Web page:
Organizations.  Certainly they need a revenue source just like any
other business. Membership fees and fees to access formats are one way
to achieve this goal. The real question is, should the health care
industry and the US government consider revising the role or at least
the accessibility resulting standards?  There are a lot of taxpayer
dollars going into the development of many of health care standards. 
If it is information about me and my tax payer dollars are paying for
the development, if only in part, then shouldn’t I have access to the
format?  Sure most people don’t care.  But shouldn’t  someone who does
care have the right to access the formats? Even if I wasn’t a computer
scientist, I would still like the idea of the formats being open even
if I never used it.  Just the fact of knowing it is open gives me, the
consumer, a warm and fuzzy feeling.

Could the US government, namely HHS, the newly formed HIT Standards
Committee, HITSP, and NIST find another way to support the SDO while
ensuring all the resulting work product be open access for everyone?  I
truly believe that standards development will accelerate with total
openness.  We will only get to a state of interoperability when the
standards themselves are in the public domain subject to the scrutiny
of the collective open source community.  In the long run, this may
bring down the cost of health IT systems and open up the market by
bringing in even more vendors.  Depending on who you are, or who you
work for, this could be a good or bad thing.  As American citizens
however, we need to demand access to the formats and standards that
your tax dollars help create.  Its your health.  Its your data.  Its
your right.  Write your senators and congressmen!

So world, what do you think?  – Alan

Alan Viars is President and CEO of VIDENTITY Systems.

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10 replies »

  1. Why isn’t NIST in charge of publishing open source health care standards? Such is the case in biometrics standards. Maybe this is because biometrics is seen as a matter of national security?

  2. As a developer, I think yes. There is nothing more frustrating than trying to do something innovative, that you know have the technical skills to create, only to have commercial issues get in the way. But I understand that someone has to pay the creators of the standards. It seems like this is an excellent place for the government to put money; standards creators would get paid, it would benefit the public good, and it would open up new markets for innovation based on those standards.

  3. The best way to deploy electronic medical records in a cost and effective manner is to have a central records center operated by an independent agency, and under strict government oversight. Such body should be able to implement an open source database accessible through the Internet in a secure manner, the same way as we access our bank accounts or e-mail.
    The standardized health record form could then be easily created and updated by patients and authorized healthcare providers, using both the patient’s personal ID key (i.e. RSA key) and the provider’s ID key. That way both the patient and the authorized providers can access the record during every visit, update it and keep track of it as needed, in a reliable and very secure manner. There is no need to buy expensive software or hardware.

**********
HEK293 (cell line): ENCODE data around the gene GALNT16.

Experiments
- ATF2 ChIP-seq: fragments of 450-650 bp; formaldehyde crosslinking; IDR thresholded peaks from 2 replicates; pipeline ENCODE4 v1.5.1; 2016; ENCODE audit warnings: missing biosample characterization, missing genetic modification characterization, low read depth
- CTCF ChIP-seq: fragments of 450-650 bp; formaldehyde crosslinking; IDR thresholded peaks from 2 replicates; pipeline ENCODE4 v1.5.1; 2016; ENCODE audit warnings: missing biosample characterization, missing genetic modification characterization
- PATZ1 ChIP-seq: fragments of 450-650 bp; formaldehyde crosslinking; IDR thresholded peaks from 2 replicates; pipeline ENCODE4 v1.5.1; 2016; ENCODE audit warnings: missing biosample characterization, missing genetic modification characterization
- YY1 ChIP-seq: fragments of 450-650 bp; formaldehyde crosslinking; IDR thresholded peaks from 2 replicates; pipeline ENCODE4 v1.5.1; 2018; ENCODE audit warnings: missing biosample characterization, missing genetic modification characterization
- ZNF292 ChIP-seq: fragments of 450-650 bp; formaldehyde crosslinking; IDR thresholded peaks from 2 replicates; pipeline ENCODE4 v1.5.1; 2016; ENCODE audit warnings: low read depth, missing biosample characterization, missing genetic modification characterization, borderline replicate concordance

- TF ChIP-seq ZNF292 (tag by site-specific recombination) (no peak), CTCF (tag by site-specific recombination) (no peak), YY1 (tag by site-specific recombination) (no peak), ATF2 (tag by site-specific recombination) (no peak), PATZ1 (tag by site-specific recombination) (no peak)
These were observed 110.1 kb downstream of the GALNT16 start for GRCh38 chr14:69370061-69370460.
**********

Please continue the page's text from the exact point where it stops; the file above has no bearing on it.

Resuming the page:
Most doctors and healthcare providers already have Internet connection and computers with web browsers capable of encryption and secure authentication. It would save tens of billions of dollars of the stimulus bill that should be better allocated to improve quality and coverage of healthcare where it is most needed. Those institutions that for any reason purchased expensive applications would also save many millions in current and future costs of technical support and license upgrades.
    Open source is the most universal and scalable platform to support the current and future developments and needs of electronic medical records worldwide and the myriad applications that can be used for health prevention and management, as well as for research and policy making.

  4. Some medical standards (e.g., DICOM: http://medical.nema.org and IHE http://www.ihe.net) are free to use. I think that this is the way it should be. But you need to figure out how to pay for the costs of developing a high quality standard. In the case of DICOM, the equipment vendors voluntarily cover the roughly $1 million/yr direct costs and the many millions per year of indirect costs (travel and volunteer salary) that it takes to develop and maintain the standard.
    If you do not solve that problem properly, the “free” standards will be of inadequate quality.
    Making the change to open up DICOM without costing quality took years of effort by many people. There was a lot of organizational pain involved. It shows that it can be done. It also shows that it takes time and care to make it succeed. The IHE effort was free from the beginning, because the sponsors and participants wanted it that way. But this has also been very difficult for some of them. It is hard to make donations of this magnitude in the current economic climate. Both DICOM and IHE still must refer to other standards that are not free, but at least they themselves are free.